- Prayer while holding beads or an item in your hands. Keep focus on your prayer thoughts by touching the (stone, cross, rosary, fabric…)
- Walking Prayers such as Pilgrimage, Labyrinth, taking a walk in nature, or moving to specific locations to say specific prayers (such as Stations of the Cross).
- The JESUS PRAYER. Repeat many times: “Lord Jesus Christ, Son of God, have mercy on me, a sinner.”
- Prayer with background music; while singing a repeated phrase; chanting; drumming.
- Body Prayer: various hand positions, kneeling, yoga poses. I demonstrated one: “In the name of the Father (stand up straight, reaching up with arms and hands toward the sky). In the name of the Son (arms at shoulder level, stretch out to make the shape of the cross). And the name of the Holy Spirit.” (Hug yourself, and cross one leg over the other. Then switch arms and legs.) Hold the three poses a long time if possible.
- Doing art—draw, paint, collage, color, knit, pottery, beading. It is good to have a favorite Bible verse or one word/phrase to think about. Then just explore creating. Take time to let God inspire the shape and colors of the art. Be calm as you receive ideas. It is OK to “Make a mistake.” It will turn out well as the mistake turns into something new or unexpected or wonderful.
- Breathing mindfully. Inhale and exhale calmly as you consider that God is giving you life. Sometimes breathe in thinking a simple phrase like “God loves me,” and exhale thinking, “I am part of God’s gift of creation.” Some prayer books, hymnbooks, of even words written on greeting cards can give ideas for this kind of prayer.
- Write a poem or Haiku or in a journal. Express yourself with words that express your feelings, ideas, fears and hopes. Re-write something that has already been written, but that you want to change or improve.
- Illuminate or illustrate a favorite Bible verse. Decorate the page or write the words in a fancy style.( Use the Lord’s Prayer, or a Prayer of Saint Francis, as starter ideas.) I used books by Ruth Chou Simmons such as Gracelaced: Discovering Timeless Truths Through Seasons of the Heart.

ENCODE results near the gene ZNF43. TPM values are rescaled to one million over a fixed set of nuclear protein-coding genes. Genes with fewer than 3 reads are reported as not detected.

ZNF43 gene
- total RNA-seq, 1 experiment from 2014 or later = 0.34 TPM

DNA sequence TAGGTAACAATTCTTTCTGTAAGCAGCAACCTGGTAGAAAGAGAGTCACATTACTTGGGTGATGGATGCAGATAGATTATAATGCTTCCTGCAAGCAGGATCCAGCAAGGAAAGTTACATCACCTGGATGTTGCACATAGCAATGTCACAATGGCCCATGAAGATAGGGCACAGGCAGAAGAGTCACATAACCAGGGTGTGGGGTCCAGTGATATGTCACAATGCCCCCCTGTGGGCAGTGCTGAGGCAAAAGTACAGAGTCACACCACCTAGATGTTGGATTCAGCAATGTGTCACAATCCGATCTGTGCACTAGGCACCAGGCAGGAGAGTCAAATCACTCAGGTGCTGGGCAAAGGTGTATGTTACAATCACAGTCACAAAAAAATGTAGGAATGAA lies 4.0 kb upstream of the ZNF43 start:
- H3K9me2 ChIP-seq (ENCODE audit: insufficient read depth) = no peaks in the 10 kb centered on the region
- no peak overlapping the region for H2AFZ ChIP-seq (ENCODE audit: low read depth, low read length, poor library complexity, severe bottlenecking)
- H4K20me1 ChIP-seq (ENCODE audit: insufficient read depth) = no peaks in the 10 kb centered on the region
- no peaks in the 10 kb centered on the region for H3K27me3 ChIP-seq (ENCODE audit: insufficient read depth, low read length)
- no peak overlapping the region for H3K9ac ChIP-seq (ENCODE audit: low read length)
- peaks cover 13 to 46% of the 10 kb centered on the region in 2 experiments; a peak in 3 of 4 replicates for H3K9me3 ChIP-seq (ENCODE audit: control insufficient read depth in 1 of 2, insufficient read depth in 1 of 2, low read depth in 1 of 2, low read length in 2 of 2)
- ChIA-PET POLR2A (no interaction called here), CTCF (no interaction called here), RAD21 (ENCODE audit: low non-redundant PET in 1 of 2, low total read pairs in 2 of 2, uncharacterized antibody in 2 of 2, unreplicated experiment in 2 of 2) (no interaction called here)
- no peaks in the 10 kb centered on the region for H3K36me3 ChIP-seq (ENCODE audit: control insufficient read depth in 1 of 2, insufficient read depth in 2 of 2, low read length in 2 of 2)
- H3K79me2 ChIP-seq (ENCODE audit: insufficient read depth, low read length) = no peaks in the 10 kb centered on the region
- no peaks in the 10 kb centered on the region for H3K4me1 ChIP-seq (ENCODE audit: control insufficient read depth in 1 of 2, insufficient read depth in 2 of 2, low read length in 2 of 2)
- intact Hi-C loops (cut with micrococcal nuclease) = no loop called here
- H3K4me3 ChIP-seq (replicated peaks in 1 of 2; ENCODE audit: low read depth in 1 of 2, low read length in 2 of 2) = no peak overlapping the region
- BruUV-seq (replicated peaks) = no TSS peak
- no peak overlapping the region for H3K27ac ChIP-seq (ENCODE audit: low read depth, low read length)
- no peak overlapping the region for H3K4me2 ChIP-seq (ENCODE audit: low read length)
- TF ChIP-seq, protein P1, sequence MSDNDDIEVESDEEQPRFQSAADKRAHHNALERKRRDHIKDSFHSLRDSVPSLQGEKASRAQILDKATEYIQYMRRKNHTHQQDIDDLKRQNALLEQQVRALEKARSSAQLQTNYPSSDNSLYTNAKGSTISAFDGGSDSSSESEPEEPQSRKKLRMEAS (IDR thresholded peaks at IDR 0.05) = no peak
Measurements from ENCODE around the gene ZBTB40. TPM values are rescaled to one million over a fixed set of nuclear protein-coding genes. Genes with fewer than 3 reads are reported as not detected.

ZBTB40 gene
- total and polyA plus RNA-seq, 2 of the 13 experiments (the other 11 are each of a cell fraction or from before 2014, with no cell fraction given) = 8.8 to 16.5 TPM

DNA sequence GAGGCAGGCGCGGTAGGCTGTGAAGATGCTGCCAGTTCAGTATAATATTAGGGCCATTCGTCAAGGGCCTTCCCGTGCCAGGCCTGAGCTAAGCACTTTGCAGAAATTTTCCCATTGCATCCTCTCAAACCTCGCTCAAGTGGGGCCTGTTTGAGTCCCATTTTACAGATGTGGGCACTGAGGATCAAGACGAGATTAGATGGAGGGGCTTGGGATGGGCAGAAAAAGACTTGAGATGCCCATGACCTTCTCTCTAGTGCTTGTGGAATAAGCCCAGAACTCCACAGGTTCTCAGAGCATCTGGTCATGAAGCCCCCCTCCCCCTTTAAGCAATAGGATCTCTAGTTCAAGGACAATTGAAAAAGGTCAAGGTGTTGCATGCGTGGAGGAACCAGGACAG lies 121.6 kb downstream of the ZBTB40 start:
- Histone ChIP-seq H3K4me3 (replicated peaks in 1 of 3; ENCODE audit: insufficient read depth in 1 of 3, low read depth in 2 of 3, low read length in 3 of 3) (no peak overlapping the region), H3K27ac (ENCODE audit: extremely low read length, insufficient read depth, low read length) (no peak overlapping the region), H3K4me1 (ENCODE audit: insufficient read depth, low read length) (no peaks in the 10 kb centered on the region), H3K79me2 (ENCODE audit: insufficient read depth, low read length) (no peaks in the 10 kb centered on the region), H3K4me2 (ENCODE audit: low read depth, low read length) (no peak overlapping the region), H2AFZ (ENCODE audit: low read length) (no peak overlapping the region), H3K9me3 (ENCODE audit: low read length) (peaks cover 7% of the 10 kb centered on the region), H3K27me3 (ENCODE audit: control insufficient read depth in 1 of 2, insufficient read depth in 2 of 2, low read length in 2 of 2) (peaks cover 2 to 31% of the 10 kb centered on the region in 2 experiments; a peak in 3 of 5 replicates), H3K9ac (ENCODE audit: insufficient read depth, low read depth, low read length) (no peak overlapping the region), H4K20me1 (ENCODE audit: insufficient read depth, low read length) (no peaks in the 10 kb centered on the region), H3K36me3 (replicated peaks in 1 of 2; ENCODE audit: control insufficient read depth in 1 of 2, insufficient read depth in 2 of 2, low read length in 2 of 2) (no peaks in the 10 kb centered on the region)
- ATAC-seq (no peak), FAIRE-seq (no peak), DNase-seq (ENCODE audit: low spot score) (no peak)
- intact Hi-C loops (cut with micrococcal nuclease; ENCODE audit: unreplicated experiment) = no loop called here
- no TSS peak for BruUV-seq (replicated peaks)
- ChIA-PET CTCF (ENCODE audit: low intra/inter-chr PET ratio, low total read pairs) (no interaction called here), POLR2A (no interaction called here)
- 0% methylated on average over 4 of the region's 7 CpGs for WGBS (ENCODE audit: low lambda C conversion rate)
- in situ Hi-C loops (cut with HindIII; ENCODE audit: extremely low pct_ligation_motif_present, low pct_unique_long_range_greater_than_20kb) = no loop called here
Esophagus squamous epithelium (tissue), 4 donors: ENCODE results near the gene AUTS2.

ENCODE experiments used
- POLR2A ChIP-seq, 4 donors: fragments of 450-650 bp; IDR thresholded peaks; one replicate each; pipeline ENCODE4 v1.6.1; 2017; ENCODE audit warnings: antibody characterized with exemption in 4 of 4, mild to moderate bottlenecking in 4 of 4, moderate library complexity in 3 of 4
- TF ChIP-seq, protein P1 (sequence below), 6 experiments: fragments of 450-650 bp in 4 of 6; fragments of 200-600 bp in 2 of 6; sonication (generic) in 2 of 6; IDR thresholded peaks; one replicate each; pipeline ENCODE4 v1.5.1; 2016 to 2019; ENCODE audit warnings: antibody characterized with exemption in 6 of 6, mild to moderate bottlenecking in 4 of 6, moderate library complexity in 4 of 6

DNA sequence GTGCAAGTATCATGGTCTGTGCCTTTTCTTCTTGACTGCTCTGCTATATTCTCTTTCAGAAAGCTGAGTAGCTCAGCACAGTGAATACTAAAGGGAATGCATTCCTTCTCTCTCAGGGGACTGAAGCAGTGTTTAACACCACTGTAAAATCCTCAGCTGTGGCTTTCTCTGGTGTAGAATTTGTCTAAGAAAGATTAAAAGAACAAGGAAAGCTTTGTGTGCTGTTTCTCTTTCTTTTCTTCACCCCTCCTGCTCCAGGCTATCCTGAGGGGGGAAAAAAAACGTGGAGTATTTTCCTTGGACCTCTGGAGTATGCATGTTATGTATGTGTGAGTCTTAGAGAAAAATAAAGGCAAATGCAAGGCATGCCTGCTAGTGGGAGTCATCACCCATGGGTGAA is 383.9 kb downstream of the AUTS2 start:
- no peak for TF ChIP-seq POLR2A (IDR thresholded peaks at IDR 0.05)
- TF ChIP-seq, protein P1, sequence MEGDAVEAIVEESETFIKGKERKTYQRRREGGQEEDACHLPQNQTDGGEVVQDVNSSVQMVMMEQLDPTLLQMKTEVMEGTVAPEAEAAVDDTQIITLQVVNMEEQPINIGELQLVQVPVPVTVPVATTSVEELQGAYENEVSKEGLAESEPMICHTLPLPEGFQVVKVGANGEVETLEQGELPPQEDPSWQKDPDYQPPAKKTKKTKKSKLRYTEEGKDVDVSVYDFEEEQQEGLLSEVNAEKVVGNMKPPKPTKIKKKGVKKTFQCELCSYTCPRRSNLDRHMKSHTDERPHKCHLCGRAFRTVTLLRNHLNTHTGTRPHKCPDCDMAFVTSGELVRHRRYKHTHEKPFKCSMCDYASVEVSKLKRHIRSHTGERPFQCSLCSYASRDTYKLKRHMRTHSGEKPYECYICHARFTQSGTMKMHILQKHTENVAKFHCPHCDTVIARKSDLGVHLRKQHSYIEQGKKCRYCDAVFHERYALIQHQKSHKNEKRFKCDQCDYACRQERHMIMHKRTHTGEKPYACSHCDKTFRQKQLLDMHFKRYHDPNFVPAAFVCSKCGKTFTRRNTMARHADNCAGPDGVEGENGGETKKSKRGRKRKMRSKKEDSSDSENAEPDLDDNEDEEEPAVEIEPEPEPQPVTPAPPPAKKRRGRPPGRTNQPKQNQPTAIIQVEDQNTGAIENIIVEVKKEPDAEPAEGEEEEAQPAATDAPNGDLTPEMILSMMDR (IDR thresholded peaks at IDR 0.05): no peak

- Pray with a partner. Each person says a few words of prayer, taking turns, and offering prayer to the other person if they are in need.
- Group prayers. A bunch of people pray about the same thing at the same time (often in the same building, but that won’t work with the pandemic). Prayers for World Peace, Racial Justice, or World HIV/Aids Day are examples.
- Intercessory Prayer. If someone has a need and cannot pray for themselves, they ask someone to pray for them (as you know).
- Daily prayers such as table grace, bedtime prayer, morning devotions, before driving in traffic…
- Spontaneous Prayer in a time of surprising joy or sudden emergency. Just blurt it out. AMEN!
- Praying in a special place (gravesite, garden) or while wearing something special (prayer shawl), with candles lit, in a chapel or at the altar. This changes the “usual” setting of prayer and causes someone to think more about the place or event or special clothing to allow a different focus. A different voice in prayer.
- Nature/creation inspired prayer: look out a window, go outside, go to the beach, take a hike, pick up and look at a leaf/flower/shell/moss…Wait.
- Prayer chain.
- Email devotionals, or computer searches to find writings by a specific person of faith or a certain topic.
- Visual praying. Look at photography, stained glass windows, paintings or books (for example, Mark Batterson’s book Praying Circles Around Your Future)
Thanks to Stephanie Running for this list.